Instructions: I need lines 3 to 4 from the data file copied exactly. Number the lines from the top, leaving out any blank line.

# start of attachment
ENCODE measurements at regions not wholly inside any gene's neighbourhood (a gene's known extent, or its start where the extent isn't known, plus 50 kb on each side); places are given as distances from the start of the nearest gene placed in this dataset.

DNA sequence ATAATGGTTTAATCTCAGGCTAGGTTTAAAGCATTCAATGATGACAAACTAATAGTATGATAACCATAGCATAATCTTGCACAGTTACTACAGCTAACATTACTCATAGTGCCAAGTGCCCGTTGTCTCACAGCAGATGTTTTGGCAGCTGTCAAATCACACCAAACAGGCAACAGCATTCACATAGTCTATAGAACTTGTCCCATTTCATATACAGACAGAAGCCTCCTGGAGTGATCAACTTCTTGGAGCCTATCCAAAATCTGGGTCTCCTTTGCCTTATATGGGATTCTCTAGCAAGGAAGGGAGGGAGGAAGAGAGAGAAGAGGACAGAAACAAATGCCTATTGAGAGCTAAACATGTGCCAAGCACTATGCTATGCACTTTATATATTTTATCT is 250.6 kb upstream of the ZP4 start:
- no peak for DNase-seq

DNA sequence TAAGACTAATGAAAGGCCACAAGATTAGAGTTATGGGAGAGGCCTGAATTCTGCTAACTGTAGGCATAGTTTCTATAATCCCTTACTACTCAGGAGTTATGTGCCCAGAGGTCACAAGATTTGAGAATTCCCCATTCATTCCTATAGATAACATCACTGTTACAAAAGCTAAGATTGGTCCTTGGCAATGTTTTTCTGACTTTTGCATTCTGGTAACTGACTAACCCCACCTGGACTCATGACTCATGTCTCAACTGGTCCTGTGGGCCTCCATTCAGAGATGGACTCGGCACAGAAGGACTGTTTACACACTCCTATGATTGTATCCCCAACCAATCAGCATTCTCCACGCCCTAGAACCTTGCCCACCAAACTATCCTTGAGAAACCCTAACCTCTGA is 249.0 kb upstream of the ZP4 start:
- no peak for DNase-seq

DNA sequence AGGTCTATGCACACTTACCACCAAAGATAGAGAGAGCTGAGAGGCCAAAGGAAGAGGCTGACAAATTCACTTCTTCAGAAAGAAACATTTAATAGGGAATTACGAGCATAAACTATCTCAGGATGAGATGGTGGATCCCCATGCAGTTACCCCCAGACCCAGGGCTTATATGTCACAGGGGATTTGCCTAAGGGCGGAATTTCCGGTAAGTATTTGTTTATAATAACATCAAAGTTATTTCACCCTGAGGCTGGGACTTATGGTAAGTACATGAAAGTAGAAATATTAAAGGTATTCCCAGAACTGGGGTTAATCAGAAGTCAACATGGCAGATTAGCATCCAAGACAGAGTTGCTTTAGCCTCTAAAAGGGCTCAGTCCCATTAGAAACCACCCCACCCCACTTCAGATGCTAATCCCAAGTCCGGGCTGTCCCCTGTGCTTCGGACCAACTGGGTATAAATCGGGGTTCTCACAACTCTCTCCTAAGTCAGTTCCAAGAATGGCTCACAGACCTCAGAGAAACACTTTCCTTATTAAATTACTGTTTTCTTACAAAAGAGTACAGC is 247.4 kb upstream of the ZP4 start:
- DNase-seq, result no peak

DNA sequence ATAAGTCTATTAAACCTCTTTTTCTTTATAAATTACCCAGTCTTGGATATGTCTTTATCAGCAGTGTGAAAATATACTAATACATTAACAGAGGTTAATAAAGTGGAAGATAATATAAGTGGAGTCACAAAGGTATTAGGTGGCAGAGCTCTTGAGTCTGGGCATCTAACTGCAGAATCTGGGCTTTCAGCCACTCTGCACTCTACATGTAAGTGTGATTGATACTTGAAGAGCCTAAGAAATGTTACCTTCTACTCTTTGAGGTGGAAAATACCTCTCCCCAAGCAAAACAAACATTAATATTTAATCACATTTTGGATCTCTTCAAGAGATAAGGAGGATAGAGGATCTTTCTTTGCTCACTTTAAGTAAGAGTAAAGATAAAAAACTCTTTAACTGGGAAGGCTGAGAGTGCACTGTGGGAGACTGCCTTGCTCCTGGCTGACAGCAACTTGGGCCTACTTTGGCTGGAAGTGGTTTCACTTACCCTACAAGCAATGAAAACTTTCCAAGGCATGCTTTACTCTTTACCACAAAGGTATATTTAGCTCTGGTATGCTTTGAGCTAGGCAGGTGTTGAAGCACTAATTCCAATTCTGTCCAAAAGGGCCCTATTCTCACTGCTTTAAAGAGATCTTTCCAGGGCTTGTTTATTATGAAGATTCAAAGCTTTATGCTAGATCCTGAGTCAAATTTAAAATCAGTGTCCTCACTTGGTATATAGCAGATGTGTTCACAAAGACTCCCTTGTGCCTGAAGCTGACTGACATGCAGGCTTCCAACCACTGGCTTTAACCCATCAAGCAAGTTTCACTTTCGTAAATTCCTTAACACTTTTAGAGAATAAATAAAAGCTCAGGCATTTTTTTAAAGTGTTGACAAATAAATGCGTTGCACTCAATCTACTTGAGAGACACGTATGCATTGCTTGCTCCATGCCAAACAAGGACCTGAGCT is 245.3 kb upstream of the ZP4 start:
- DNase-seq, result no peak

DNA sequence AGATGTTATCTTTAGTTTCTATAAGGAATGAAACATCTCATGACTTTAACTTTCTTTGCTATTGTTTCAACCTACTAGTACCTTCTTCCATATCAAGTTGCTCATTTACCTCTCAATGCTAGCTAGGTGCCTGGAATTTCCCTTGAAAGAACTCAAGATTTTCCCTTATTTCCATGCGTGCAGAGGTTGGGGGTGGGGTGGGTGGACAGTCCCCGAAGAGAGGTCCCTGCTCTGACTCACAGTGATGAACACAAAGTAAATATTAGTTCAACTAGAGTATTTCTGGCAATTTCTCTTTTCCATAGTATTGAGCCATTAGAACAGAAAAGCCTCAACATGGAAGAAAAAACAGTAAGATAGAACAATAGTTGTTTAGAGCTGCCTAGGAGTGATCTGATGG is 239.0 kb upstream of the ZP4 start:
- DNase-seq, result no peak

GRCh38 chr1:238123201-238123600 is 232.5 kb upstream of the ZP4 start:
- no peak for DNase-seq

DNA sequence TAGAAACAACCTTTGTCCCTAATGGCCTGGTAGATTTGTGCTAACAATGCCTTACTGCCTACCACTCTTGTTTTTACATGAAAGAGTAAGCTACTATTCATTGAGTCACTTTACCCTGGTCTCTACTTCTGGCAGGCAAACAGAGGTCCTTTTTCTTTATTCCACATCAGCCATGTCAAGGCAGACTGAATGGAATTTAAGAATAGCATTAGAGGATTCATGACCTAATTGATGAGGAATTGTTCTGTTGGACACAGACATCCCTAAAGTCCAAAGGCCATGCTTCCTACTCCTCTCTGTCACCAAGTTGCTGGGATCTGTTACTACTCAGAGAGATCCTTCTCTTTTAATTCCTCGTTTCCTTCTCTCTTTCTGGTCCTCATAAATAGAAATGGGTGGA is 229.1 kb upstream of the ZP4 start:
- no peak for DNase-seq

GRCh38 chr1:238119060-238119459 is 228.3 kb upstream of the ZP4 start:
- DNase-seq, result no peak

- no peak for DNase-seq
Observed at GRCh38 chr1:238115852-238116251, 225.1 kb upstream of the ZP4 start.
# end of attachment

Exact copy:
- no peak for DNase-seq

DNA sequence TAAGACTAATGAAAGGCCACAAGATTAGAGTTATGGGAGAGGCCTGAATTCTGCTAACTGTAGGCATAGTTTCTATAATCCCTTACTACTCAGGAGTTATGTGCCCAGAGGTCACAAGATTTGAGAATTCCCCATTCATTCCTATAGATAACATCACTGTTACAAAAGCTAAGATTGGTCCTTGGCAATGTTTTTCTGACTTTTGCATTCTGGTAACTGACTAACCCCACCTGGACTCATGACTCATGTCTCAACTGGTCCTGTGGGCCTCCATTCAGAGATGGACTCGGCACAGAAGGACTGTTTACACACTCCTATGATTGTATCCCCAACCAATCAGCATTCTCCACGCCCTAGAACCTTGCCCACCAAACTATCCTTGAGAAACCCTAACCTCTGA is 249.0 kb upstream of the ZP4 start: